"We believe that the publication of these (guidelines) is amajor milestone for the field," says Dr. William Thies, chief medical andscientific officer at the Alzheimer's Association. "Our vision is that thisprocess will result in improved diagnosis and treatment of Alzheimer's, andwill drive research that ultimately will enable us to detect and treat thedisease earlier and more effectively. This would allow more people to livefull, rich lives without—or with a minimum of—Alzheimer's symptoms."

Alzheimer's Disease: The new diagnostic criteria
To reflect what has been learned, the National Institute onAging/Alzheimer's Association Diagnostic Guidelines for Alzheimer's Diseasecover three distinct stages of the disease:

Preclinical: The stage for which theguidelines only apply in a research setting describes a phase in which brainchanges, including amyloid buildup and other early nerve cell changes, mayalready be in process without evidence of clinical symptoms. In some people,amyloid buildup can be detected with positron emission tomography (PET) scansand cerebrospinal fluid (CSF) analysis, but it is unknown what the risk forprogression to AD dementia is for these individuals. Use of these imaging andbiomarker tests at this stage is recommended only for research. Thesebiomarkers are still being developed and standardized and are not ready for useby clinicians in general practice.
Mild Cognitive Impairment (MCI): Primarily for research, the guidelines for the MCIstage also clarify existing guidelines for use in a clinical setting. The MCIstage is marked by symptoms of memory problems, enough to be noticed andmeasured, but not compromising a person's independence. People with MCI may ormay not progress to AD dementia. Researchers will particularly focus onstandardizing biomarkers for amyloid and for other possible signs of injury tothe brain. Currently, biomarkers include elevated levels of tau or decreasedlevels of beta-amyloid in the CSF, reduced glucose uptake in the brain asdetermined by PET and atrophy of certain areas of the brain as seen withstructural magnetic resonance imaging (MRI).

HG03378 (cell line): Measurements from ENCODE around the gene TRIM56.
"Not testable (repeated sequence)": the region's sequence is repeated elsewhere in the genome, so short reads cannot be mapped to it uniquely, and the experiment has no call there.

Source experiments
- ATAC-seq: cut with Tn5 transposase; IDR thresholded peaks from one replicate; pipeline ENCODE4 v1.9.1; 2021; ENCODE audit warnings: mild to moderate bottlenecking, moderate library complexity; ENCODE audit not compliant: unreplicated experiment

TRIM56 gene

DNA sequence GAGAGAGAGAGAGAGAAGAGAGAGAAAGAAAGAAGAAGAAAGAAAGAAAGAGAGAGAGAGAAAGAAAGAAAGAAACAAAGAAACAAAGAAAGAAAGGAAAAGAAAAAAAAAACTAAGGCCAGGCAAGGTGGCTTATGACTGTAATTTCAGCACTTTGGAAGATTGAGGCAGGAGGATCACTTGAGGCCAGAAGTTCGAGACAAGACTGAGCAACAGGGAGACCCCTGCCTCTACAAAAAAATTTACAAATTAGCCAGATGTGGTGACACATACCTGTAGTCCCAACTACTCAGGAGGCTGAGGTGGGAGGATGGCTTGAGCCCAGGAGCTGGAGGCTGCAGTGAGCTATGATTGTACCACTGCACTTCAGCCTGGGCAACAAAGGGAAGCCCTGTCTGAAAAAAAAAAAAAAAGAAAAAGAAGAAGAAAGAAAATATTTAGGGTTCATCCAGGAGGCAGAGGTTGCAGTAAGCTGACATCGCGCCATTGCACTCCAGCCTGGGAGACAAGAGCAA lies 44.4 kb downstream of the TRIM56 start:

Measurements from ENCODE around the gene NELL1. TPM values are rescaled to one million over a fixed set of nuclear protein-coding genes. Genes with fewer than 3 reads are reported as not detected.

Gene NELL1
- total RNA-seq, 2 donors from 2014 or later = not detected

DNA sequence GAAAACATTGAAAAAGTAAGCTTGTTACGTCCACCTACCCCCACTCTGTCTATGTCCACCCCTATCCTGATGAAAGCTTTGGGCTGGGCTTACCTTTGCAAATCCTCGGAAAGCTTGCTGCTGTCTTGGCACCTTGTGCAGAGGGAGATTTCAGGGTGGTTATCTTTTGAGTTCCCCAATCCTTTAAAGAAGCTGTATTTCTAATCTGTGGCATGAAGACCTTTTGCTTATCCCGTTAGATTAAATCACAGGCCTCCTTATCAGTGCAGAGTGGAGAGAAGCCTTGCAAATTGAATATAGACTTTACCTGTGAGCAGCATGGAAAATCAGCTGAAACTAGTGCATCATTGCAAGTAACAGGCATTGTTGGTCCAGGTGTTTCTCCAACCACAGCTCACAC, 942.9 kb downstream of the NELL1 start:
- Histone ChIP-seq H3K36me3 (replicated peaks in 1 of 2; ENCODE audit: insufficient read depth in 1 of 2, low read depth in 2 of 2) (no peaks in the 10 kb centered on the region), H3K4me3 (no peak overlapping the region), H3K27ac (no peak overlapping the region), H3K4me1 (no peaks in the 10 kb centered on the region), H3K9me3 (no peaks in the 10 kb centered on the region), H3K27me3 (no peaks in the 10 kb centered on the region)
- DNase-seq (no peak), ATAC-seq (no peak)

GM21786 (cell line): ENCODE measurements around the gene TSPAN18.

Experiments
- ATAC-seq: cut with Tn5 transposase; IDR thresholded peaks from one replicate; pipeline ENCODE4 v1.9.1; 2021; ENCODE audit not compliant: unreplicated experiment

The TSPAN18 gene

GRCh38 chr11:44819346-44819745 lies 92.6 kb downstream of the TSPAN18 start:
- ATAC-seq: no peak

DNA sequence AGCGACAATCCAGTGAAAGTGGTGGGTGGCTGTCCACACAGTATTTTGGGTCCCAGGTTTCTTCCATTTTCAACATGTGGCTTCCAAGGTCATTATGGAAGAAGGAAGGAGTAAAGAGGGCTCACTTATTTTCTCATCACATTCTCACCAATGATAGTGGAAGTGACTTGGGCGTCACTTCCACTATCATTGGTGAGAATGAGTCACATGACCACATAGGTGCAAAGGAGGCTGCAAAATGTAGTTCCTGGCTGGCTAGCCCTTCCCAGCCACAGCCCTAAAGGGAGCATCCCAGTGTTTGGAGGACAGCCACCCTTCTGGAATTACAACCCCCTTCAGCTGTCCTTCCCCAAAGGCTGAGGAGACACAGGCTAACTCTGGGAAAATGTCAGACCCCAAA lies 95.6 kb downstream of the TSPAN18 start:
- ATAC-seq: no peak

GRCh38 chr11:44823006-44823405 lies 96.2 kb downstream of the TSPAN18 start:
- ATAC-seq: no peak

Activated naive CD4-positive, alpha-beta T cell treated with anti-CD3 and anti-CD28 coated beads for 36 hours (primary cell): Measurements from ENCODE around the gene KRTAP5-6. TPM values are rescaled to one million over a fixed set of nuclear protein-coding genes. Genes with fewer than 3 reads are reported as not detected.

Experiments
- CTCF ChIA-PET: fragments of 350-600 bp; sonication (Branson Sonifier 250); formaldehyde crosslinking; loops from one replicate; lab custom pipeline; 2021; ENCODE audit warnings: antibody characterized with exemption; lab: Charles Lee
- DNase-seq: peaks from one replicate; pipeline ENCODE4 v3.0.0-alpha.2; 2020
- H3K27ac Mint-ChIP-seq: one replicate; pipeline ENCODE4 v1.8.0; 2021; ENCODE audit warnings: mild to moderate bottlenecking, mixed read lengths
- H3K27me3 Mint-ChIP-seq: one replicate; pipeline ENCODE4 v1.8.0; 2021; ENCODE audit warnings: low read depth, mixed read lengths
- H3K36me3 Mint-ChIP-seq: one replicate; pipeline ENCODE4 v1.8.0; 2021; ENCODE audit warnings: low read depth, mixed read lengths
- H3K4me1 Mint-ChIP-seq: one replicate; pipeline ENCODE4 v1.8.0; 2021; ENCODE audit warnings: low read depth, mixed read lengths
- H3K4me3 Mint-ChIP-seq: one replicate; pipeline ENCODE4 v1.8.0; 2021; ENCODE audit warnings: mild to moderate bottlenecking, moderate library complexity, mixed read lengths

Alzheimer's Dementia:These criteria apply to the final stage of the disease, and are most relevantfor doctors and patients. They outline ways clinicians should approachevaluating causes and progression of cognitive decline. The guidelines alsoexpand the concept of AD dementia beyond memory loss as its most centralcharacteristic. A decline in other aspects of cognition, such as word finding,vision/spatial issues and impaired reasoning or judgment may be the firstsymptom to be noticed. At this stage, biomarker test results may be used insome cases to increase or decrease the level of certainty about a diagnosis ofAD dementia and to distinguish it from other dementias, even as the validity ofsuch tests is still under study for application in everyday clinical practice.

Lloyd Dunlap